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ORIGINAL RESEARCH article

Front. Sustain. Food Syst., 01 December 2022
Sec. Agroecology and Ecosystem Services
Volume 6 - 2022 | https://doi.org/10.3389/fsufs.2022.977841

Intercropping legumes and intermediate wheatgrass increases forage yield, nutritive value, and profitability without reducing grain yields

  • 1Department of Agronomy, University of Wisconsin–Madison, Madison, WI, United States
  • 2Supply Chain Development Specialist, Forever Green Initiatives, University of Minnesota, St. Paul, MN, United States
  • 3Department of Agricultural and Applied Economics, University of Wisconsin–Madison, Madison, WI, United States

Introduction: Kernza intermediate wheatgrass (IWG) is a perennial grain and forage crop. Intercropping IWG with legumes may increase the forage yields and nutritive value but may compromise Kernza grain yields. The interaction between IWG and legumes depends on planting season, row spacing, and legume species. Our aim was to evaluate the effects of those management practices on Kernza grain yield, summer and fall forage yield and nutritive value, weed biomass and, the profitability of the cropping system in Wisconsin, USA.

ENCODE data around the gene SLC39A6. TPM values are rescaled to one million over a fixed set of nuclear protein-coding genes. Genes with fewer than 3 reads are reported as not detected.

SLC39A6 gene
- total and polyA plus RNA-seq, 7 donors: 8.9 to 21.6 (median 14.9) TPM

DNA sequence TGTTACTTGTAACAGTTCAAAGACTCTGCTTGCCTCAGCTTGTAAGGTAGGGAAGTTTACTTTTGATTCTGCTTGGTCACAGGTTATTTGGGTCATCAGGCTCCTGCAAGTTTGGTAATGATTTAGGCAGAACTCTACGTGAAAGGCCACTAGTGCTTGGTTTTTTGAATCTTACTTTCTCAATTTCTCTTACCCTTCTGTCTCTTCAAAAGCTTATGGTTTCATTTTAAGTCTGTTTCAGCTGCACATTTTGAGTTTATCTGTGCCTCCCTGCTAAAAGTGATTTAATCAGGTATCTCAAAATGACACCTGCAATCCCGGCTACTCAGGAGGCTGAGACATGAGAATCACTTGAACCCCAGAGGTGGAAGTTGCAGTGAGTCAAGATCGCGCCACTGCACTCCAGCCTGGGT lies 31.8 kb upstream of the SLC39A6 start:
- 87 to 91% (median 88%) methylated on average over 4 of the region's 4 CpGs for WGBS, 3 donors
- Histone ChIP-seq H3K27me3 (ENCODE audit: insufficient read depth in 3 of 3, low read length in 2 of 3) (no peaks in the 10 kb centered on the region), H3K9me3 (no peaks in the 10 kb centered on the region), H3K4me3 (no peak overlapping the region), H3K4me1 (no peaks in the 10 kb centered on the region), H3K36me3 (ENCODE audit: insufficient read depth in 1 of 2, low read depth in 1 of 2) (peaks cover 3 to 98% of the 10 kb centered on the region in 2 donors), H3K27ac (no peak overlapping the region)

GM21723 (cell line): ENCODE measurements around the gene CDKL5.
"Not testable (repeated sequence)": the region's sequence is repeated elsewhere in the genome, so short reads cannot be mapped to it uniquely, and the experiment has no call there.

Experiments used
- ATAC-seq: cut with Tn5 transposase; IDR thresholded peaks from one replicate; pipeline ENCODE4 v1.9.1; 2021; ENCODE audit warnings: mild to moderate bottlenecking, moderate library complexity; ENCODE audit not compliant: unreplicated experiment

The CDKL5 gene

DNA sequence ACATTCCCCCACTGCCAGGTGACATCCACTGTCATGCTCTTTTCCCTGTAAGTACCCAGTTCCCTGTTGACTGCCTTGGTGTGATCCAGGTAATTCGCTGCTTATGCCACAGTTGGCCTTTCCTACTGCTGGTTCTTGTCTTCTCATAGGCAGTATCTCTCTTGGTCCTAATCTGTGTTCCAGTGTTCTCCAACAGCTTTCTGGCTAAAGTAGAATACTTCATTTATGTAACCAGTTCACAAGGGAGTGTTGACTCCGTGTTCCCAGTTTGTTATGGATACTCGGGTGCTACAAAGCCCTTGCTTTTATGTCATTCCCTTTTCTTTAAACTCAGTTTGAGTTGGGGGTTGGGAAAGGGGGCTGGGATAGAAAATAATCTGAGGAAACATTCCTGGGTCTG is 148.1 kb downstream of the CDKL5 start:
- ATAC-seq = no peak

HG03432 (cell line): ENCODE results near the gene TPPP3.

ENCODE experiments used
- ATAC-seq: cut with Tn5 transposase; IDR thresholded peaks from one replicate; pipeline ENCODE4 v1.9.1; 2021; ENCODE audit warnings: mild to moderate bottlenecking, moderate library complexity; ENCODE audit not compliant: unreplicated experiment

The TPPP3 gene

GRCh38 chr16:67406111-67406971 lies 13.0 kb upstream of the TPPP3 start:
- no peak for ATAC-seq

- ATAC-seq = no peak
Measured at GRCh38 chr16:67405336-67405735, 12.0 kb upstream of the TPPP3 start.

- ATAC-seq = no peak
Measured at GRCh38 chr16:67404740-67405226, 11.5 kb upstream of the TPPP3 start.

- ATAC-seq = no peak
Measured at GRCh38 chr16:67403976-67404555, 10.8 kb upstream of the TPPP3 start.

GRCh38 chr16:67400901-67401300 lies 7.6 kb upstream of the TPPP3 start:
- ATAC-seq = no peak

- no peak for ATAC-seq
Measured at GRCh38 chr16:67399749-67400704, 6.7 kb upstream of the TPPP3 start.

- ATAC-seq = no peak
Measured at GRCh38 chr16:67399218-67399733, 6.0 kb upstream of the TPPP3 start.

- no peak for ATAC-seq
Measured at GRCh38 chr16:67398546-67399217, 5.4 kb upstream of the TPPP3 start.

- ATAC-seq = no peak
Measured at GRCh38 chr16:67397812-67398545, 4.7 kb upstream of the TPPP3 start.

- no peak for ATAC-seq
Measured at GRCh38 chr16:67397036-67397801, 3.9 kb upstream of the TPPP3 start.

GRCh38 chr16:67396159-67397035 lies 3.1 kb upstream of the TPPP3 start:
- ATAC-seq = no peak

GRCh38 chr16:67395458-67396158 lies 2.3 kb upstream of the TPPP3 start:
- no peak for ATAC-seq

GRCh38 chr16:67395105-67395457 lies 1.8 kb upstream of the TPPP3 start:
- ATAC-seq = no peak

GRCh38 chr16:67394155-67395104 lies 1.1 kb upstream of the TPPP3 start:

Methods: In the spring and fall of 2017, we planted eight cropping systems at 38 and 57 cm of row spacing: four IWG monocultures [control without N fertilization or weed removal (IWG), hand weed removal (hand weeded), IWG fertilized with urea at rates of 45 or 90 kg ha−1], and four IWG-legume intercrops (IWG with alfalfa, Berseem clover, Kura clover, or red clover).

Results and discussion: Most of the intercropping systems were similar to IWG monoculture in grain (ranging from 652 to 1,160 kg ha−1) and forage yield (ranging from 2,740 to 5,190 kg ha−1) and improved the forage quality. However, for spring planted IWG, intercropped with red clover or alfalfa, the grain and forage yields were lower than the IWG monoculture (~80 and 450 kg ha−1, respectively). The best performing intercrops in the first year were Kura clover in the spring planting (652 kg Kernza grain ha−1, 4,920 kg IWG forage ha−1 and 825 kg legume forage ha−1) and red clover in the fall planting (857 kg Kernza grain ha−1, 3,800 kg IWG forage ha−1, and 450 kg legume forage ha−1). In the second year, grain yield decreased 84% on average. Overall, the profitability of the IWG legume intercropping was high, encouraging the adoption of dual-purpose perennial crops.